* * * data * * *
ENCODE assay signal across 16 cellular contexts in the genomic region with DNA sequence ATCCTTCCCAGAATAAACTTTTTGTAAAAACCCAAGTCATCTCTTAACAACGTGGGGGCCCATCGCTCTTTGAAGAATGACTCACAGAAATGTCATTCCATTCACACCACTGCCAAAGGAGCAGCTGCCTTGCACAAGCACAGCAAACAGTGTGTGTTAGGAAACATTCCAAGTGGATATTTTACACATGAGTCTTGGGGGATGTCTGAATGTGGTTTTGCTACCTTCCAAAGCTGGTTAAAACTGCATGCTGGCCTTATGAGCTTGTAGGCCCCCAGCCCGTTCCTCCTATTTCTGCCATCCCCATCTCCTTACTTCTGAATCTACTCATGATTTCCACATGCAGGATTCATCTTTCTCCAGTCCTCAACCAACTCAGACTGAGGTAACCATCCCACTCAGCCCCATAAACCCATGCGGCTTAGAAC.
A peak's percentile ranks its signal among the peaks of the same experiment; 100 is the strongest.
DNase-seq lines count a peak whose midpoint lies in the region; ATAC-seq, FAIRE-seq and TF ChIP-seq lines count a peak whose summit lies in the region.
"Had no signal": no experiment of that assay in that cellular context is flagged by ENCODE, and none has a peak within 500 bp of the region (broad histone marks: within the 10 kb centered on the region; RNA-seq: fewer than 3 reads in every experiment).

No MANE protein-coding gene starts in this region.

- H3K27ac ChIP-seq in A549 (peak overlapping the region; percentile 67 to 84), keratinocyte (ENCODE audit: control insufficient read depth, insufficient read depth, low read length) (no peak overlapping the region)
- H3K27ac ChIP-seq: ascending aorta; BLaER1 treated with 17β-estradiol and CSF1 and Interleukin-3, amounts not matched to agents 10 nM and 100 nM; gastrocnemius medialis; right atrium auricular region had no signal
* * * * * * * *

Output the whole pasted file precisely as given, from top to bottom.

ENCODE assay signal across 16 cellular contexts in the genomic region with DNA sequence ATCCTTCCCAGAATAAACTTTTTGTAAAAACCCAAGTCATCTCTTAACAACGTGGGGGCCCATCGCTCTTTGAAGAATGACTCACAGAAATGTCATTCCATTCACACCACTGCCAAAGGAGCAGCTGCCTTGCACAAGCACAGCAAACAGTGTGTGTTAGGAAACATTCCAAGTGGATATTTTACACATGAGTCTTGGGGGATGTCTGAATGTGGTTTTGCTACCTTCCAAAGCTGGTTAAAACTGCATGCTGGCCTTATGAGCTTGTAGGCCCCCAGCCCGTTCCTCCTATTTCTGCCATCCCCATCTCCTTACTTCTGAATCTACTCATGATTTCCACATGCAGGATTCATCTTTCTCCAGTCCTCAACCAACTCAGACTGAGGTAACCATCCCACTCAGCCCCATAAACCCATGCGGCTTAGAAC.
A peak's percentile ranks its signal among the peaks of the same experiment; 100 is the strongest.
DNase-seq lines count a peak whose midpoint lies in the region; ATAC-seq, FAIRE-seq and TF ChIP-seq lines count a peak whose summit lies in the region.
"Had no signal": no experiment of that assay in that cellular context is flagged by ENCODE, and none has a peak within 500 bp of the region (broad histone marks: within the 10 kb centered on the region; RNA-seq: fewer than 3 reads in every experiment).

No MANE protein-coding gene starts in this region.

- H3K27ac ChIP-seq in A549 (peak overlapping the region; percentile 67 to 84), keratinocyte (ENCODE audit: control insufficient read depth, insufficient read depth, low read length) (no peak overlapping the region)
- H3K27ac ChIP-seq: ascending aorta; BLaER1 treated with 17β-estradiol and CSF1 and Interleukin-3, amounts not matched to agents 10 nM and 100 nM; gastrocnemius medialis; right atrium auricular region had no signal